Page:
How to Determine the Altitude of a Balloon
You can use trigonometry functions to determine the altitude of a balloon. Cindy and Mindy, standing a mile apart, spot a hot-air balloon directly above a particular point on the ground somewhere between them. The angle of elevation from Cindy to the balloon is 60 degrees; the angle of elevation from Mindy to the balloon is 70 degrees. How high is the balloon?
You see that two right triangles are formed. The two triangles share a side — the one opposite the measured acute angle in each. Call the length of that shared side y. The two adjacent sides add up to 1 mile, so you can keep the variables to a minimum by naming one side x and the other 1 – x.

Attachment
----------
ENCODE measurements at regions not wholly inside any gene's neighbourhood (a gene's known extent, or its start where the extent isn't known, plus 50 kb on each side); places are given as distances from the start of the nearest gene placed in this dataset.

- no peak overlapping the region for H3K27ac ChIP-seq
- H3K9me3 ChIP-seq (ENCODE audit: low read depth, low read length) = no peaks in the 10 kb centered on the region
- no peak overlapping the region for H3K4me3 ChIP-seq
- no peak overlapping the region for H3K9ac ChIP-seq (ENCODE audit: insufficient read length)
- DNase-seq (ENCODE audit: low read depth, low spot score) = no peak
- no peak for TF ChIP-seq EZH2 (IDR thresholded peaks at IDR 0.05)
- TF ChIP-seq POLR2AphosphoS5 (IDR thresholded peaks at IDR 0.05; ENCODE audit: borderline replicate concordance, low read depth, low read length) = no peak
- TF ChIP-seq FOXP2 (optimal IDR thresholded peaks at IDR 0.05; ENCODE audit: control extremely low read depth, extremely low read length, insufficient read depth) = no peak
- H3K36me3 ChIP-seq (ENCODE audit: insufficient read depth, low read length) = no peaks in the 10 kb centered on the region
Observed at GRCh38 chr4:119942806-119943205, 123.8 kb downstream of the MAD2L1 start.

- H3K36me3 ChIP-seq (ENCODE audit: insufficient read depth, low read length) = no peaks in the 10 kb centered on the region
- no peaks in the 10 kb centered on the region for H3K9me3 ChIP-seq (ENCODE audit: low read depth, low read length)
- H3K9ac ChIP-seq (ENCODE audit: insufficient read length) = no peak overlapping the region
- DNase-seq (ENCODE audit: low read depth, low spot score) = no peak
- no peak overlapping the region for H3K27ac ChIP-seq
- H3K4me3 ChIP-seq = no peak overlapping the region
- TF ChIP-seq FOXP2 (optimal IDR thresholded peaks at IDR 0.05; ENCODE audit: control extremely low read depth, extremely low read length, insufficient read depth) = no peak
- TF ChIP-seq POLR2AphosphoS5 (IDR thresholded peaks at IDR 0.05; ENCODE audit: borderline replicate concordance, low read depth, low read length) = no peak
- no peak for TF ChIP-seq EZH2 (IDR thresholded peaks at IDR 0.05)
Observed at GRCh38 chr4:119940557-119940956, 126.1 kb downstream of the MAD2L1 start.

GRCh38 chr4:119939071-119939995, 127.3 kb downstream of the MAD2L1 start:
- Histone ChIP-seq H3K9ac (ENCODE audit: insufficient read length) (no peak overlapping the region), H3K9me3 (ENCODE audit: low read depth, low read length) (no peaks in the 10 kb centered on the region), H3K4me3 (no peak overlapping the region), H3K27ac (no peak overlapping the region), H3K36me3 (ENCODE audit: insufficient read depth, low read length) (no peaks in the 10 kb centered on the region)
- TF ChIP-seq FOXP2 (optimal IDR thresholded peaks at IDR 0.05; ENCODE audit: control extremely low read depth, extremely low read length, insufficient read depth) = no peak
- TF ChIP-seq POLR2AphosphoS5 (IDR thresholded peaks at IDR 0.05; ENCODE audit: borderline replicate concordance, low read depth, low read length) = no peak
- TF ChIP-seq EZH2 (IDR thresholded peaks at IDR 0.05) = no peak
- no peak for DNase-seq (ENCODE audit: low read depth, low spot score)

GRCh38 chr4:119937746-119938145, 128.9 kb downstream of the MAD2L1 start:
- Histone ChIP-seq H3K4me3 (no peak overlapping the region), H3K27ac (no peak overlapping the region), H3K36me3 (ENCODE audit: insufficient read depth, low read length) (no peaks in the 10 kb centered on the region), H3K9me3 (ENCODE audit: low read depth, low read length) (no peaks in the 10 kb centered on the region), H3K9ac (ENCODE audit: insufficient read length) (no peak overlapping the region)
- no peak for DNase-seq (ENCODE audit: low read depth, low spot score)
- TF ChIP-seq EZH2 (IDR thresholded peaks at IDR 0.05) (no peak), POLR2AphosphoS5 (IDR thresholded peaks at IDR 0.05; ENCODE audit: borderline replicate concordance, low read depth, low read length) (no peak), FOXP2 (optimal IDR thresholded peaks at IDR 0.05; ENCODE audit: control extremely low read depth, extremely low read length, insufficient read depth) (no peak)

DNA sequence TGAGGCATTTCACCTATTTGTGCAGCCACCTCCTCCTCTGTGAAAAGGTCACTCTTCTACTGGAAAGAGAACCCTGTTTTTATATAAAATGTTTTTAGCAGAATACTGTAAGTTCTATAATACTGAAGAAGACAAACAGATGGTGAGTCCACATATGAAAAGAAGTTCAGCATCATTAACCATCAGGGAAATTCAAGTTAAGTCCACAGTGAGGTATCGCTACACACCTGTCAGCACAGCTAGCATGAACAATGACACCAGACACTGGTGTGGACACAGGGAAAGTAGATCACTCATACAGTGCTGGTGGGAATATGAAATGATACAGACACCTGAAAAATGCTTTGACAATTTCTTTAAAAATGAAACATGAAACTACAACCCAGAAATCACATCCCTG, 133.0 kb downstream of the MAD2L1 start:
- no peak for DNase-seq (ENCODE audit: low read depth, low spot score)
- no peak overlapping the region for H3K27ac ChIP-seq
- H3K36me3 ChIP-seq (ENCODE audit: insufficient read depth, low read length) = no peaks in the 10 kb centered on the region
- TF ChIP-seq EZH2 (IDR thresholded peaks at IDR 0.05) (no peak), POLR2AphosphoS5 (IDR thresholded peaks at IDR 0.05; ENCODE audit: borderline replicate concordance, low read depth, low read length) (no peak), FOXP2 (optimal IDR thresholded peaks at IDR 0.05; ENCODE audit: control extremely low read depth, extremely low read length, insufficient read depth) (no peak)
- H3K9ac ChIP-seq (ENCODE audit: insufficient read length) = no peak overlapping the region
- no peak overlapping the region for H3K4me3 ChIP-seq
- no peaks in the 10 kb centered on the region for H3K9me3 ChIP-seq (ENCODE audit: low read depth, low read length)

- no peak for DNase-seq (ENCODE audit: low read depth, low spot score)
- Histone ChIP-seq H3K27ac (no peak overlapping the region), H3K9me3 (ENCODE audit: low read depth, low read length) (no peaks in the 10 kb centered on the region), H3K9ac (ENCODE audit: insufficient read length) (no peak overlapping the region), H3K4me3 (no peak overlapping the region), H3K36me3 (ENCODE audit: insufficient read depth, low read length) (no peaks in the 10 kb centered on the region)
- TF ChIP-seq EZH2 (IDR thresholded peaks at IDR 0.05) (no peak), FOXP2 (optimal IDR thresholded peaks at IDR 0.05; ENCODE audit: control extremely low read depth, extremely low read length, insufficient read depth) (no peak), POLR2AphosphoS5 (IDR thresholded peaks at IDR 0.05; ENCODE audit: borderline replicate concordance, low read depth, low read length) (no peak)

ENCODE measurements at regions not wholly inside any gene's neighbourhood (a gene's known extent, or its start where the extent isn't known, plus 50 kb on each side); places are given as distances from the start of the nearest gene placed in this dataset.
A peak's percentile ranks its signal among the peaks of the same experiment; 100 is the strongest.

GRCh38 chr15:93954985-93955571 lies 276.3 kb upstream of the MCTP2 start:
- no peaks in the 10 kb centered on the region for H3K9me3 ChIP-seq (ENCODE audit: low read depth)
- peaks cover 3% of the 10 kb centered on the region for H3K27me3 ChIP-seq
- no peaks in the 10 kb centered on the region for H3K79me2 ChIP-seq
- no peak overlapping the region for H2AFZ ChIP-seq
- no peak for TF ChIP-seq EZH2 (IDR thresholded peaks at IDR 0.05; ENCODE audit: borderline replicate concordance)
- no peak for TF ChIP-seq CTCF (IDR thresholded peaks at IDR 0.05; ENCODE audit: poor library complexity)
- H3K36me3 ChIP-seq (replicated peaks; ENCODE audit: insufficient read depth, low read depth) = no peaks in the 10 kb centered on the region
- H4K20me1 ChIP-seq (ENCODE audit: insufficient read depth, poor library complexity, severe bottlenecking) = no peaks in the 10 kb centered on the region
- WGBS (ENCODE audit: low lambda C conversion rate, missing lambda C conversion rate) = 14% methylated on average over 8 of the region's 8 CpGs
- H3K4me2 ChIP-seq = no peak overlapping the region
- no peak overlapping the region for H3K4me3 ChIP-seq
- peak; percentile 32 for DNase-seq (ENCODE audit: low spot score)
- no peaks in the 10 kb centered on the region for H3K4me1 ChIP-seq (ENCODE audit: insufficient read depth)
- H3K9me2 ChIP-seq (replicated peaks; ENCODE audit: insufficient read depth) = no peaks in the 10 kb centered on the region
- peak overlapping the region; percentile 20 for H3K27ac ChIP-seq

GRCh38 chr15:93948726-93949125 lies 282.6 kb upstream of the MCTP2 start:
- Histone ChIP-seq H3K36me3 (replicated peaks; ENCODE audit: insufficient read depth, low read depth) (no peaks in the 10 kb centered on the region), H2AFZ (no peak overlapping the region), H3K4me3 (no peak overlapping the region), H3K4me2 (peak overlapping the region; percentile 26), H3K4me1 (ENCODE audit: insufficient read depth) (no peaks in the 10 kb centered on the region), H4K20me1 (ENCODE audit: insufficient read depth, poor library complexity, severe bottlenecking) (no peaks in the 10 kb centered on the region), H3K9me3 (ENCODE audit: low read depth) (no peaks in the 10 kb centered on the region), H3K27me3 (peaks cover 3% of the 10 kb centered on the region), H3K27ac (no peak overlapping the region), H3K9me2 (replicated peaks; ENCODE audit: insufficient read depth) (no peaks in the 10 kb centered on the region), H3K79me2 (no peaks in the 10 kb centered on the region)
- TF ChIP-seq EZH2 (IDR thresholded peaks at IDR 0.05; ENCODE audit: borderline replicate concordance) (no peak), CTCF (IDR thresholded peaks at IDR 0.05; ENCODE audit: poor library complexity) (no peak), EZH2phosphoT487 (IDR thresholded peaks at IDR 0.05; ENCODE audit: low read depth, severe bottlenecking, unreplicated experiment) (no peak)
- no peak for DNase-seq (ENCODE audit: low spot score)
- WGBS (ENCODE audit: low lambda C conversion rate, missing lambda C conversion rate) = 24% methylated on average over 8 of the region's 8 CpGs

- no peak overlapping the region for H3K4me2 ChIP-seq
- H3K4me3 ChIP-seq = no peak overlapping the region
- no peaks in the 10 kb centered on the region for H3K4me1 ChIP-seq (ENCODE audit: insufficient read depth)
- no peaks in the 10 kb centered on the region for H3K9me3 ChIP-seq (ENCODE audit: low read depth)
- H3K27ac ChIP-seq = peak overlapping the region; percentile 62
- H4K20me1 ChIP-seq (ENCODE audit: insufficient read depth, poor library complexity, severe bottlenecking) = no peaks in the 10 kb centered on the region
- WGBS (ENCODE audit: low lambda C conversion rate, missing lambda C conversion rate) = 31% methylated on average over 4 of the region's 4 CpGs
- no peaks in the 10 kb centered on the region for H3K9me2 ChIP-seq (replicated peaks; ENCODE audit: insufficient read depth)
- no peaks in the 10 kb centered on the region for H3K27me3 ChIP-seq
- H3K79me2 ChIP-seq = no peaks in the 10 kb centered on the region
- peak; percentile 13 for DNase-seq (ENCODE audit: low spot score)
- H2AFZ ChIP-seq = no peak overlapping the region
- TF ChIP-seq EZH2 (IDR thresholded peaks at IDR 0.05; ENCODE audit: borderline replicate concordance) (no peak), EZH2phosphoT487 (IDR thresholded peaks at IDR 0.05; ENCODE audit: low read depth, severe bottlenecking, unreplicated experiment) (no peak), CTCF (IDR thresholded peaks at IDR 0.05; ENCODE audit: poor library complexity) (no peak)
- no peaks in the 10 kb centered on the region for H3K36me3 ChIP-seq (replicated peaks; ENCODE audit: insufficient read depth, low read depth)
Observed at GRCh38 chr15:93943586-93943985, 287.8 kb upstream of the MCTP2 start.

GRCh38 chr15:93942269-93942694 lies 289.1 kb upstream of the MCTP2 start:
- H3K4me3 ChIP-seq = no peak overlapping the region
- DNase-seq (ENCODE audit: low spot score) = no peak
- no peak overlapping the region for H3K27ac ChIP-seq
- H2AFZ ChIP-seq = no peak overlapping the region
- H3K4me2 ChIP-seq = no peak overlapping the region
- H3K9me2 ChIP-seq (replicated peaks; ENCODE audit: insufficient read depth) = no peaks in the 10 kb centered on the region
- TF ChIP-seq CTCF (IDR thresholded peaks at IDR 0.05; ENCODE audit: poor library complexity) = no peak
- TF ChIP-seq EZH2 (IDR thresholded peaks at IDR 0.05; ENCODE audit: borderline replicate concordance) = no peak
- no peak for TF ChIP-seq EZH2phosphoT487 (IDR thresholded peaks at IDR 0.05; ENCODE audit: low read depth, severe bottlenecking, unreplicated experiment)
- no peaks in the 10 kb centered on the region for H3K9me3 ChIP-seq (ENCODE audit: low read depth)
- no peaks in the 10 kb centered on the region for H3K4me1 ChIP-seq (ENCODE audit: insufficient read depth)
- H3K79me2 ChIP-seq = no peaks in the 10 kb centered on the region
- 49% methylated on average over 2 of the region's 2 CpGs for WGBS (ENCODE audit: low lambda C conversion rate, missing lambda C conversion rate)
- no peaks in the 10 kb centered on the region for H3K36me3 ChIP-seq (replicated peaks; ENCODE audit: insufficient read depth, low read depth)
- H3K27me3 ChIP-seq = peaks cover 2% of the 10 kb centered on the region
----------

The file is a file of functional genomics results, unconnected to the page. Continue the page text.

To figure out how high the balloon is, follow these steps:
Identify the parts of the triangles that you can use to solve the problem.
In both triangles, you have variables for the adjacent and opposite sides of the acute angles of elevation.
Determine which trig function to use.
The tangent ratio uses the opposite and adjacent sides.
Write equations with the trig functions.
Solve forxby setting the equations equal to one another.
First solve each of the equations for y.
Set those two equations equal to one another and solve for x.
Solve for the value ofx.
You find the value of x by finding the values of the functions with a calculator or in the Appendix. Upon doing so, you find that x is approximately 0.613 miles. Put that value into one of the equations to solve for y:
The balloon is 1.062 miles high — sounds a tad high!